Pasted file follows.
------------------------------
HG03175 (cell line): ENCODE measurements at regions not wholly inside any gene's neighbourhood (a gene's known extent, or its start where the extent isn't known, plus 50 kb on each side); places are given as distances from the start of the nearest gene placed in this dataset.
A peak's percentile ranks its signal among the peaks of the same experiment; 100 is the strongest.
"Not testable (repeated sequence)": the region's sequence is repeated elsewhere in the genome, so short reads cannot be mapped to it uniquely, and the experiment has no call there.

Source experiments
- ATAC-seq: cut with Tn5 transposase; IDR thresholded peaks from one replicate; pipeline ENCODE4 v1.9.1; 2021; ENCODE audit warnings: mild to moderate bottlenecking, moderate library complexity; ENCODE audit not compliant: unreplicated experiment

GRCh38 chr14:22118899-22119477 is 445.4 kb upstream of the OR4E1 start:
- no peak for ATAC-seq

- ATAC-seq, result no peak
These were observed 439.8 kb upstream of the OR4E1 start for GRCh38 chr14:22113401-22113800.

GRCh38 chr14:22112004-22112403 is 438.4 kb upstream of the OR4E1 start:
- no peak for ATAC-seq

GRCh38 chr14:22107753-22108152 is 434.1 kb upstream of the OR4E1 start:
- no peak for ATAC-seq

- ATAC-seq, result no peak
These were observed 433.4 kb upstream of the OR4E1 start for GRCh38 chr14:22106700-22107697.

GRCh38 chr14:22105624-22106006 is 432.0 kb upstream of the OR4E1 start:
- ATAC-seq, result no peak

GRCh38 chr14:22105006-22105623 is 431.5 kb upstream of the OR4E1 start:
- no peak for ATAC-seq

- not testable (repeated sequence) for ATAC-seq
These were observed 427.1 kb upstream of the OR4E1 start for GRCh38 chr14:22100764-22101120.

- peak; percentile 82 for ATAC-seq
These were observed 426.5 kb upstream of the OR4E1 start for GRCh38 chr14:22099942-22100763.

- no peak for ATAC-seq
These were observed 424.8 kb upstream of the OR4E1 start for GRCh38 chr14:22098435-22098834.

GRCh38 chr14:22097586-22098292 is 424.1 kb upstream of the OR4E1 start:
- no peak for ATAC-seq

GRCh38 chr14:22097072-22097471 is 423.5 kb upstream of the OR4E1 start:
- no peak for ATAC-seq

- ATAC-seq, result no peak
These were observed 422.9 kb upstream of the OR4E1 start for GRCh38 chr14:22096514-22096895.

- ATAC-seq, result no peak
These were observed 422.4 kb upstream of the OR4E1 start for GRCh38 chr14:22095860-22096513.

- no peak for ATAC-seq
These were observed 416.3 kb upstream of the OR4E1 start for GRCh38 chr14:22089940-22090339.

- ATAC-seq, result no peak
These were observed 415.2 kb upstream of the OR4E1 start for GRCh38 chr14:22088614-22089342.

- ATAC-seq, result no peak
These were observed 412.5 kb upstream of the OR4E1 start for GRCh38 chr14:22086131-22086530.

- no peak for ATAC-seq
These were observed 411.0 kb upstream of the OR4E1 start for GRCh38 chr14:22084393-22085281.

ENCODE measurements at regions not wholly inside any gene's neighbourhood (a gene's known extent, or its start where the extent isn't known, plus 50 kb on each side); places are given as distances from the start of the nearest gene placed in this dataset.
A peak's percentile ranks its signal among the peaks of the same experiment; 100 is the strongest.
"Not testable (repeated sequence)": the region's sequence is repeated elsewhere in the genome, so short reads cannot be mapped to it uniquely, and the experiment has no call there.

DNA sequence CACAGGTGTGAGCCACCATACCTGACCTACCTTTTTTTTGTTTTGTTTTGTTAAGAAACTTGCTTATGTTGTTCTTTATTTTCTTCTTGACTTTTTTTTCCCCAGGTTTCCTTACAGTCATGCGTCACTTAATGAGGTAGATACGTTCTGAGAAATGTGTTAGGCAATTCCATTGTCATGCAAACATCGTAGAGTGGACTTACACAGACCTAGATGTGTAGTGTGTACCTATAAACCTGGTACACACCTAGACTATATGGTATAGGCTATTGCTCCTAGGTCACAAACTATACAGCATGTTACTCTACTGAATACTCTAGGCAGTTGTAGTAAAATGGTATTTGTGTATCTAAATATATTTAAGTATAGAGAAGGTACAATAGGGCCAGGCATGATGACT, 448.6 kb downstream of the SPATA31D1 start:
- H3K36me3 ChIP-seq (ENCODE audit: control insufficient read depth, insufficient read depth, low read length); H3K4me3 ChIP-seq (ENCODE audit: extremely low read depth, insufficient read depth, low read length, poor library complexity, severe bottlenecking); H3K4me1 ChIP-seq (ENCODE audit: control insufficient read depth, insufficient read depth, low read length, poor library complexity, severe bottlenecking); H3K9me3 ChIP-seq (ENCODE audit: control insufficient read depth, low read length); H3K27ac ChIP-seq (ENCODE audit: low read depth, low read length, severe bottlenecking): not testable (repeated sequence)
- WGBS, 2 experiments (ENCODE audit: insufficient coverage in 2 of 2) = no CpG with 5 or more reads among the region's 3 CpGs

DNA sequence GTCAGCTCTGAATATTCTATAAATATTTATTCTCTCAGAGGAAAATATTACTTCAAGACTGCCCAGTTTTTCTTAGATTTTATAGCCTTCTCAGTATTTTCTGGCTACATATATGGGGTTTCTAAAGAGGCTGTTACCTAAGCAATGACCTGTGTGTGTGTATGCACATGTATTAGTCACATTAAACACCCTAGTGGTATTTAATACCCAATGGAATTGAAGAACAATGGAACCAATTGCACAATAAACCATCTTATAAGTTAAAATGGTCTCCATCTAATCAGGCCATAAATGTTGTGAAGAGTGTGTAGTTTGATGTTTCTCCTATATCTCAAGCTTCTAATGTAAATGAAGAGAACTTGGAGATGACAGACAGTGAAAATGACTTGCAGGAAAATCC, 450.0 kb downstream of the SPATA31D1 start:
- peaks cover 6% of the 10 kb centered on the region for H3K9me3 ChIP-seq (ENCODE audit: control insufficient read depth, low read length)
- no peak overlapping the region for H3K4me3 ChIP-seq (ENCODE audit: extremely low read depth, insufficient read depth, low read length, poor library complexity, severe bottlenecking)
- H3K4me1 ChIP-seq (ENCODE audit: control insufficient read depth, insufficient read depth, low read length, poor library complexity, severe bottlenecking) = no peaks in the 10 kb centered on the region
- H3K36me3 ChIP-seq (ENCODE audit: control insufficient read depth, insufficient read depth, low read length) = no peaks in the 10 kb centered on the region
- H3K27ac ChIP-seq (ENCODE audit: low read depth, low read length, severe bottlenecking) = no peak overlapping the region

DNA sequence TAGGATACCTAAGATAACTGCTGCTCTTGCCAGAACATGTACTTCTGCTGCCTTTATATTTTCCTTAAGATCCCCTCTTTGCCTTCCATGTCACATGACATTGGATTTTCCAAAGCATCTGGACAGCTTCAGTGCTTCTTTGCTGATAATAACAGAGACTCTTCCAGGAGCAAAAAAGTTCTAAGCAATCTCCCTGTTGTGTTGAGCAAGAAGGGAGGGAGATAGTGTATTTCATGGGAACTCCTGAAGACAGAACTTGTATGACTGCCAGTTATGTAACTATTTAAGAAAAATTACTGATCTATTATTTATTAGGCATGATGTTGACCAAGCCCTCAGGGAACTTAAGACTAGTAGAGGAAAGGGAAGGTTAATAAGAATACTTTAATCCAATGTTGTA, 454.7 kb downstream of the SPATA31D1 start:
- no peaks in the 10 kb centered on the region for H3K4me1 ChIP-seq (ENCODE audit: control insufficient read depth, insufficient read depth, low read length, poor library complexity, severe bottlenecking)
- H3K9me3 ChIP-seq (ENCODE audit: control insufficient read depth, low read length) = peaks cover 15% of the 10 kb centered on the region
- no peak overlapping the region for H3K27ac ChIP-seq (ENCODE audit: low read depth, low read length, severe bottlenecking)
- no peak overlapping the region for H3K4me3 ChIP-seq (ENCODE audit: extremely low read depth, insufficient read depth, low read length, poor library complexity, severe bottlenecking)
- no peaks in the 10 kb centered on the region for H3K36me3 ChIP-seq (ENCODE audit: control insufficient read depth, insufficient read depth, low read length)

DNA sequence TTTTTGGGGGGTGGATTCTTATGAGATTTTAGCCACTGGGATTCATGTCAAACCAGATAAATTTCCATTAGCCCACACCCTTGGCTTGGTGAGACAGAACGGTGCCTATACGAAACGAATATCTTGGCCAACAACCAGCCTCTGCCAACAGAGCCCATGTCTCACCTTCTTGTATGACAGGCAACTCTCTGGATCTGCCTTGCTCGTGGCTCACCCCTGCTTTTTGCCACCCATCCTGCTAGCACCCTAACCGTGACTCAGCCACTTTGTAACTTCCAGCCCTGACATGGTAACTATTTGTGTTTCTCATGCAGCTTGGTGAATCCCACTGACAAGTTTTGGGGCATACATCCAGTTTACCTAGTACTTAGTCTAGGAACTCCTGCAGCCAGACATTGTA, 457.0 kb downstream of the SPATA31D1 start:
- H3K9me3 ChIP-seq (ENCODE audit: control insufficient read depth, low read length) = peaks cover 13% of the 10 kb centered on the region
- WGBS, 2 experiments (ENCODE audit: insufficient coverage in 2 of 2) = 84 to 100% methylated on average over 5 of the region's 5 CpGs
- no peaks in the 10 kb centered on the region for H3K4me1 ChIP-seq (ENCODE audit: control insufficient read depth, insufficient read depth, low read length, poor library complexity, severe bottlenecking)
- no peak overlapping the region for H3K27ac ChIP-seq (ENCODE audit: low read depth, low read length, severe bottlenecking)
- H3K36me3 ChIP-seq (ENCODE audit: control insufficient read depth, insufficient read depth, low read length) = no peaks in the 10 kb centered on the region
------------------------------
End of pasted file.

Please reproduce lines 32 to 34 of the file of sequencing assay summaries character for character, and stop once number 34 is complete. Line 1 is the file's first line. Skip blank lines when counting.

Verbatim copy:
- ATAC-seq, result no peak
These were observed 422.4 kb upstream of the OR4E1 start for GRCh38 chr14:22095860-22096513.

- no peak for ATAC-seq